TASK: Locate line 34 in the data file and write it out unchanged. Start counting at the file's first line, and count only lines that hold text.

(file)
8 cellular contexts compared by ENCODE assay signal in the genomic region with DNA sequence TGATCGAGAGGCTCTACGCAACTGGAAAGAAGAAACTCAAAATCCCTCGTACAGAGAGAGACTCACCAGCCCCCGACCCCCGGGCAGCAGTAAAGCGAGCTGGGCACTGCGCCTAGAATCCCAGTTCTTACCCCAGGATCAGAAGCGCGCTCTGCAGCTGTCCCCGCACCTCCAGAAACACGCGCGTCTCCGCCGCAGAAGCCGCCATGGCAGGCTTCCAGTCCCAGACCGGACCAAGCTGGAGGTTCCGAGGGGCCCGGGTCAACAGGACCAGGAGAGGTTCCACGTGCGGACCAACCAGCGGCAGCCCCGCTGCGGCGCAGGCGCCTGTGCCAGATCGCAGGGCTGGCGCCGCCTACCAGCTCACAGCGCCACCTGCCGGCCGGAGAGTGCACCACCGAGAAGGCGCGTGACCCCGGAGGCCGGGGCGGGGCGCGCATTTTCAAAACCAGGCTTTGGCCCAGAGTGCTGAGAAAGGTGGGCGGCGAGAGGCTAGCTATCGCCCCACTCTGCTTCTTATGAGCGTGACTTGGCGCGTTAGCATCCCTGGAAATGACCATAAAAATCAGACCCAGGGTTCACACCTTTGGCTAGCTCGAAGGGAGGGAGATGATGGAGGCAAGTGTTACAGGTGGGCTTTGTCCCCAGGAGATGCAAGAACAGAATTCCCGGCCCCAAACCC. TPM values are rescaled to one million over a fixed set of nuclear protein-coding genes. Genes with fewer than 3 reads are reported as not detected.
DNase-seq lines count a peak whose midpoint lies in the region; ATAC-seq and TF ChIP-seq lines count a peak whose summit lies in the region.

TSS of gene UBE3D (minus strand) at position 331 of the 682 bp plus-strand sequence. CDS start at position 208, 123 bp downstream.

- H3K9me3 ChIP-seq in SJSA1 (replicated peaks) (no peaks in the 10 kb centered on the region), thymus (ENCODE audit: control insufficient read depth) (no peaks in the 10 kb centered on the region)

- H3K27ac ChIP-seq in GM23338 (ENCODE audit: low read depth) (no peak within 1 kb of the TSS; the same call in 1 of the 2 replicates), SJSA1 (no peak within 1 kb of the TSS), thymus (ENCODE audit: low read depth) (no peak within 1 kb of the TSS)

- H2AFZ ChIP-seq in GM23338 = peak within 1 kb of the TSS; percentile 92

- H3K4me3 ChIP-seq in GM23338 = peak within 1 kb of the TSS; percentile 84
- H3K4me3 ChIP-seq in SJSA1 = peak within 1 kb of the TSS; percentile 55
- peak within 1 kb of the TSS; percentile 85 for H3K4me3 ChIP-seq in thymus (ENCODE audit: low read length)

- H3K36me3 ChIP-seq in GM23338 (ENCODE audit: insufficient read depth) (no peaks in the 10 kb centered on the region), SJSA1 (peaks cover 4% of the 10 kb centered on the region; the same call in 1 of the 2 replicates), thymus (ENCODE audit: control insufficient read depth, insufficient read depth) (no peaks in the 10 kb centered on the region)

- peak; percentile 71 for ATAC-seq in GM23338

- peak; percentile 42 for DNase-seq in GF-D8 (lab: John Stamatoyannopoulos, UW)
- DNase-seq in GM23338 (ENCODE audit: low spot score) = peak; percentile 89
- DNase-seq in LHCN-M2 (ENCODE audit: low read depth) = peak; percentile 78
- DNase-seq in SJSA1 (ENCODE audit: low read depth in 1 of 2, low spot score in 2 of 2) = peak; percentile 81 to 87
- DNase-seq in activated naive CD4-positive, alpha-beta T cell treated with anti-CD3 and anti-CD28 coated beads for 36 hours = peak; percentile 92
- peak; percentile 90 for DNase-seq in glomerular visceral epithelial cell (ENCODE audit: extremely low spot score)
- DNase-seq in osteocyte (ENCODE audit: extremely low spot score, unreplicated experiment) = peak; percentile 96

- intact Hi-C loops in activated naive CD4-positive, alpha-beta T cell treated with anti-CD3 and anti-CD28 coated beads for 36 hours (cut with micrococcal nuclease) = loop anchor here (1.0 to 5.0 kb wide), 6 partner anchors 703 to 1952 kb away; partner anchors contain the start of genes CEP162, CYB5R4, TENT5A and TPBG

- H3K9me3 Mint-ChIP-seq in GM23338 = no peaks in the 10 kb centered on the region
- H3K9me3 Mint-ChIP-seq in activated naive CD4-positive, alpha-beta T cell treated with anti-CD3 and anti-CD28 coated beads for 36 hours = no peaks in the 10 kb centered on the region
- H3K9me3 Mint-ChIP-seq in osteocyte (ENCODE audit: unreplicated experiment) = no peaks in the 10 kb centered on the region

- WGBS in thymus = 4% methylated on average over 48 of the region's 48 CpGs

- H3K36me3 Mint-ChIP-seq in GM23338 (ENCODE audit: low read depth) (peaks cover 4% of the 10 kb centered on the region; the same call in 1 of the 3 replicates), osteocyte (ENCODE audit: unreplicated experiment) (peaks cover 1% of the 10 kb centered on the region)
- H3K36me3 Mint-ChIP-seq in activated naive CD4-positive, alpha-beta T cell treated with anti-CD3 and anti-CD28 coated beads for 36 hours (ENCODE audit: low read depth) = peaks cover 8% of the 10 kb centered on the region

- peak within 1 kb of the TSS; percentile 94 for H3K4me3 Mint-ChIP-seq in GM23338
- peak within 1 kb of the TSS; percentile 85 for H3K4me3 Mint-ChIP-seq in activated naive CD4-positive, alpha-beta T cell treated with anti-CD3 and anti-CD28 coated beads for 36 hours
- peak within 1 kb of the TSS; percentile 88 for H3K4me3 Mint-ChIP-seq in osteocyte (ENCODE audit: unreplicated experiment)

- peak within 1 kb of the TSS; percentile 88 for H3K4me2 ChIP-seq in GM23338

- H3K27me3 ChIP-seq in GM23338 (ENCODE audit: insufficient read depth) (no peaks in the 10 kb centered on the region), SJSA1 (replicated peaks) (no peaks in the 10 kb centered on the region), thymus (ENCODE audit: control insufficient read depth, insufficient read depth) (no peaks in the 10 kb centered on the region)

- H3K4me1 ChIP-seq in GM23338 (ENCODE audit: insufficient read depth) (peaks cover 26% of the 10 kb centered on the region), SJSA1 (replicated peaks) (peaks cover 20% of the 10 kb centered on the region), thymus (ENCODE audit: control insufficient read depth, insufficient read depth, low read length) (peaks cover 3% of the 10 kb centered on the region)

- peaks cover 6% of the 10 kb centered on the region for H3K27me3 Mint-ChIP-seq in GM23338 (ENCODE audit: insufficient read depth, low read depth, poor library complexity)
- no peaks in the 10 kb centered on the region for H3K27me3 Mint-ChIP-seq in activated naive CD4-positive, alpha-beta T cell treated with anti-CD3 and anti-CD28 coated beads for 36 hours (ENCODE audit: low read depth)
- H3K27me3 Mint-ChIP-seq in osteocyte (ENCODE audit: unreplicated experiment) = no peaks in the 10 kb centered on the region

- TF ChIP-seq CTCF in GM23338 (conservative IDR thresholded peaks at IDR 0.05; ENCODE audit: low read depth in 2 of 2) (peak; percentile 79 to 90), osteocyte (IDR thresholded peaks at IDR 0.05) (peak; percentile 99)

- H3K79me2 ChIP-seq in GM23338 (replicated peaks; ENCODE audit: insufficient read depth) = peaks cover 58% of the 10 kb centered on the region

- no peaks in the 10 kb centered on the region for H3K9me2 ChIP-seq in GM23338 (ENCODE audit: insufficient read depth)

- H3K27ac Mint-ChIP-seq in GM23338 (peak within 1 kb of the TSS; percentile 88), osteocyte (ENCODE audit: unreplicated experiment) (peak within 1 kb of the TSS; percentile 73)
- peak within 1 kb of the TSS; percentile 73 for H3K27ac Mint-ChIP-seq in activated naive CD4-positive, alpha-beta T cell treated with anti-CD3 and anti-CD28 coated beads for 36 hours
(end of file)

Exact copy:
- H3K27me3 Mint-ChIP-seq in osteocyte (ENCODE audit: unreplicated experiment) = no peaks in the 10 kb centered on the region